Phil Schiller said this, we’ve been talking about Phil Schiller a little bit so you know who he is. He continues, “We would like to thank the developers who worked with us to reach these agreements in support of the goals of the App Store and to the benefit of all of our users.” Now, when you go deep down though, and you read the seven key points agreed to between Apple and developers, there are a lot of words in here like maintain, we’ll continue to. Apple’s given developers a bit of money and there hasn’t been too much progress. I guess the most significant progress made is this email concession that only applies in the United States.
For some very good analysis on this, I recommend reading Mark Gurman from Bloomberg. Mark is probably the best journalist covering Apple that I am aware of. His sources are impeccable, his analysis is excellent. He’s basically said, “Look, Apple has done very little here. Nothing of consequence is really going to change as a result of this lawsuit.” Interestingly, the judge who has to authorize this settlement as being acceptable is the same judge hearing the Epic Games lawsuit, which is much more consequential for Apple. We’ll see how that goes.
Jonathan: We’ve been talking about contact tracing apps. One of the excuses that has been offered for their lack of accessibility in some instances is that there was pressure. It was important to get an app out as soon as possible so accessibility sometimes wasn’t as good as it could have been. Now we start to look to the future. I think it’s important to note that some apps that purport to be a result of COVID-19 are also facing some accessibility challenges. One of these is in Canada.
You use this app whether you’re a citizen or a visitor coming to Canada. To tell me about this app, Bob Fenton joins me now. Welcome, Bob. First of all, you are in Alberta. What is COVID looking like at the moment? How are your numbers?
Bob Fenton: Our numbers are increasing and they are increasing quite quickly. We started at the beginning of August with basically a handful of cases. Now, as of the 26th, we had 1,076 cases yesterday. We’ve also seen that hospital admissions and ICU admissions have been going up. If you take a combination of people who have received no vaccine or people who have had one shot, they make up roughly 95% of the hospital admissions.
Jonathan: It sounds like there’s a lot of vaccine hesitancy in your province then.
Bob: I would say there’s a combination of vaccine hesitancy and an outright unwillingness to get the vaccine. I don’t know what the percentage is between those two groups, but there is a high degree of reluctance. I would say right now people who have had second doses we’re looking at around the two-thirds mark, but the bigger concern is the younger age group 12 to 19-year-olds who we’re roughly looking at around 50%.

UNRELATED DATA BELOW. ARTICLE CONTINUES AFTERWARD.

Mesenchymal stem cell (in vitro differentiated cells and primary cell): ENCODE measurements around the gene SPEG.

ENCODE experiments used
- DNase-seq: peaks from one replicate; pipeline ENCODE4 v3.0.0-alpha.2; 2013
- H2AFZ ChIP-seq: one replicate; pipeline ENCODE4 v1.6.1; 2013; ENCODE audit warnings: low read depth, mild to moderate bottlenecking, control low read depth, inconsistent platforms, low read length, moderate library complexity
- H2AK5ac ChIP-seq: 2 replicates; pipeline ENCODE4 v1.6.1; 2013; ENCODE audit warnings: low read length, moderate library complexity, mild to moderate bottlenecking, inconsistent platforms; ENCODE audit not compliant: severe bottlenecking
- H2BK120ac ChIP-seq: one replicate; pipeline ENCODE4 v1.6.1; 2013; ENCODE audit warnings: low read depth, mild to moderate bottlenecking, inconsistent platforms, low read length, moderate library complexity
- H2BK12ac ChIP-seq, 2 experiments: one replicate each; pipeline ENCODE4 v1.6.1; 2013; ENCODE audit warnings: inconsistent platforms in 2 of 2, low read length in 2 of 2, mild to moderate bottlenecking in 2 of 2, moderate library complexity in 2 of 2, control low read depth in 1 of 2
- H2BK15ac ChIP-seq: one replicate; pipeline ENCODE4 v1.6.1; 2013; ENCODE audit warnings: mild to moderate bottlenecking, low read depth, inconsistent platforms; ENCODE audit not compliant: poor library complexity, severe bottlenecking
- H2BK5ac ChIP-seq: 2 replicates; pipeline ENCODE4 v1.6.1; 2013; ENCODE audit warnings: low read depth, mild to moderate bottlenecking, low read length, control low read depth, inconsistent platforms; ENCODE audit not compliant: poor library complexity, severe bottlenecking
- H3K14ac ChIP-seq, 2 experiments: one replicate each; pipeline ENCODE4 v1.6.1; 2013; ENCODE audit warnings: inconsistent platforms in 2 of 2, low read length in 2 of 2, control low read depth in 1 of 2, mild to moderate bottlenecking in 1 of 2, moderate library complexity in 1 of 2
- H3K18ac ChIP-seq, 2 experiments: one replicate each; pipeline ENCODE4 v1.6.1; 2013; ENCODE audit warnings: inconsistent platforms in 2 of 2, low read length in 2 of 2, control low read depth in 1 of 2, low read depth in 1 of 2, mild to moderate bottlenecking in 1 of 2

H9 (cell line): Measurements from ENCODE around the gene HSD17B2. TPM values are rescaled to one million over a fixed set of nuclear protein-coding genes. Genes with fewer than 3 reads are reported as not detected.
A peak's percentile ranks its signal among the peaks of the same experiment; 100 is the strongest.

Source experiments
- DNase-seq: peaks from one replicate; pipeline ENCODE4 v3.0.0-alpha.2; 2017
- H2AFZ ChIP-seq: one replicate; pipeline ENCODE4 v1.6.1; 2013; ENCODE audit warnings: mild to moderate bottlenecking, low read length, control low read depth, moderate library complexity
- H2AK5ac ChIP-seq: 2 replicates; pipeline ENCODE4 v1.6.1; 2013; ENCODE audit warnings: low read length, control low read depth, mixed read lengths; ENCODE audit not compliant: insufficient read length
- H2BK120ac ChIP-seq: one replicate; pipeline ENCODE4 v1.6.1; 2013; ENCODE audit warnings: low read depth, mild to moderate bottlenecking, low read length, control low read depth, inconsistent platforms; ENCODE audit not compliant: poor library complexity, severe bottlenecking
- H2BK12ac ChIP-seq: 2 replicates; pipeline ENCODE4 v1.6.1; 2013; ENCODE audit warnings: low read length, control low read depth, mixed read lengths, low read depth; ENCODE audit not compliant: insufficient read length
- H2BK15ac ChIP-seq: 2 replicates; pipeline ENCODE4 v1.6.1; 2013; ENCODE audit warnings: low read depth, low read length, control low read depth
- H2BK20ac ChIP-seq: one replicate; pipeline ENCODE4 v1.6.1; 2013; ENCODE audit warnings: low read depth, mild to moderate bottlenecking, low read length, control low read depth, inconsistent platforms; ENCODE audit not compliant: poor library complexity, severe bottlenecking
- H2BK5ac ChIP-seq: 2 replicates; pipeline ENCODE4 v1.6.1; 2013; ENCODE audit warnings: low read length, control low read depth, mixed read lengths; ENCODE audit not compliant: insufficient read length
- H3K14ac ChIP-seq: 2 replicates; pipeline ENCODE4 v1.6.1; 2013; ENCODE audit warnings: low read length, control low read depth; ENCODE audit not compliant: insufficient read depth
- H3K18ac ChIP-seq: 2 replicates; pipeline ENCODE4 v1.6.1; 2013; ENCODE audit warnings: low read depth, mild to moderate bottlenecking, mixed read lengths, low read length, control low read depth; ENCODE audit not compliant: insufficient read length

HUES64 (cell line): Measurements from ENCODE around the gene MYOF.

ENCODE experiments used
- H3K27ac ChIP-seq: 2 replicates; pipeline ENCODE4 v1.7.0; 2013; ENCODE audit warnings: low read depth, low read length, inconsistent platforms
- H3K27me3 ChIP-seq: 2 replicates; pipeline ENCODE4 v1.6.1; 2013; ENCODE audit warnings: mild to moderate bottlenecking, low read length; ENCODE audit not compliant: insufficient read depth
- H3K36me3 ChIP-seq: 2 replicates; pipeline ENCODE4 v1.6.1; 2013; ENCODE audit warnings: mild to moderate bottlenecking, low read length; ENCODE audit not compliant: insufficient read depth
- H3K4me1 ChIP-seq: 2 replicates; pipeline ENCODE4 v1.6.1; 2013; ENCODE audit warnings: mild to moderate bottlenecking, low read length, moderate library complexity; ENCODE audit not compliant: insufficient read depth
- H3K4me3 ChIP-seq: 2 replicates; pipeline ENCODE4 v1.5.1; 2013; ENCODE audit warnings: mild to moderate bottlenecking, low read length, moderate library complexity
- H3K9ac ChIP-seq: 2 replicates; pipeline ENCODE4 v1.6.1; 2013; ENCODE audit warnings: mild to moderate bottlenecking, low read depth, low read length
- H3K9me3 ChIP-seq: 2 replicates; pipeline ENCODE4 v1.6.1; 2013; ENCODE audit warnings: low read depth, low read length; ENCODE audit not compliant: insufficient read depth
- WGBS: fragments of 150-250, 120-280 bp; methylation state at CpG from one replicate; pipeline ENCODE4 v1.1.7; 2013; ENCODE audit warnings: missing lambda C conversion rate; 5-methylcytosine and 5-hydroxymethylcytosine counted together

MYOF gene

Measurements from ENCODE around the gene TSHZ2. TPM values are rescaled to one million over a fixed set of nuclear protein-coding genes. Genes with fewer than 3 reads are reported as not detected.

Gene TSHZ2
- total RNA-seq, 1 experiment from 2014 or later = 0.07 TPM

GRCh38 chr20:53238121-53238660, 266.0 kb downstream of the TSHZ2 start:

Jonathan: People think they’re invincible at that age. Don’t they?
Bob: Exactly. That’s the problem.
Jonathan: Before we began recording, you mentioned to me that they are not using the contact tracing app in Alberta. What’s up with that?
Bob: We’re not using the federal contact tracing app. The powers that be in Alberta decided to design their own. The problem is it doesn’t work. I think the app, when they basically eliminated all pretenses of relying on it, had discovered something like 12 cases and that was several months into the pandemic. A lot of the contact tracing now to the extent that it’s being done at all is being done manually.
Jonathan: Is your provincial contact tracing app using the Google-Apple contact tracing API?
Bob: You know what? I have no idea what they’re using, but it just doesn’t work. There was horrendous media around the ineffectiveness of this. The federal app has actually received fairly good reviews about how accurate it is. It warns you when you’ve come into contact with somebody who has been diagnosed with COVID, you can take precautions, the whole works, but none of that is available here.
Jonathan: It sounds like the federal app is using the Apple-Google contact tracing API, but the provincial one may not be.
Jonathan: What I wanted to talk with you about was this app that I understand everybody who is coming into Canada will now have to use in order to either return as a citizen or visit as a tourist. Is that correct?
Bob: That is correct. It affects citizens of Canada and any other individuals wanting to enter the country.
Jonathan: What’s the purpose of the app.
Bob: The purpose of the app is to conduct a bit of a pre-screen so that the government knows who’s coming into the country, what symptoms they may have, some demographic details about who they are, where they’re coming from, et cetera. The reason they do that is they’re relying on some of the CDC data from the US indicating where the hotspots are in the world. That way, if you’ve got somebody coming in from Turkey or Montenegro, which have very high COVID numbers right now, they can take the appropriate precautions when individuals come into the customs halls and that kind of thing, and arrange the appropriate testing.
Jonathan: I take it that as part of this process, you would be required to disclose your vaccination status?
Bob: You know what? The answer to that is probably yes. I have not been able to get to that stage in the app because of some of the accessibility problems. I have not gone through the whole process because we get blocked at certain stages where we can’t advance further, which we will discuss, I’m sure, later.
Jonathan: Yes, we sure will. There’s this app, but I take it it’s also a website as well. There’s a website option?
Bob: Yes, that’s correct.
Jonathan: How about the website? Is that accessible?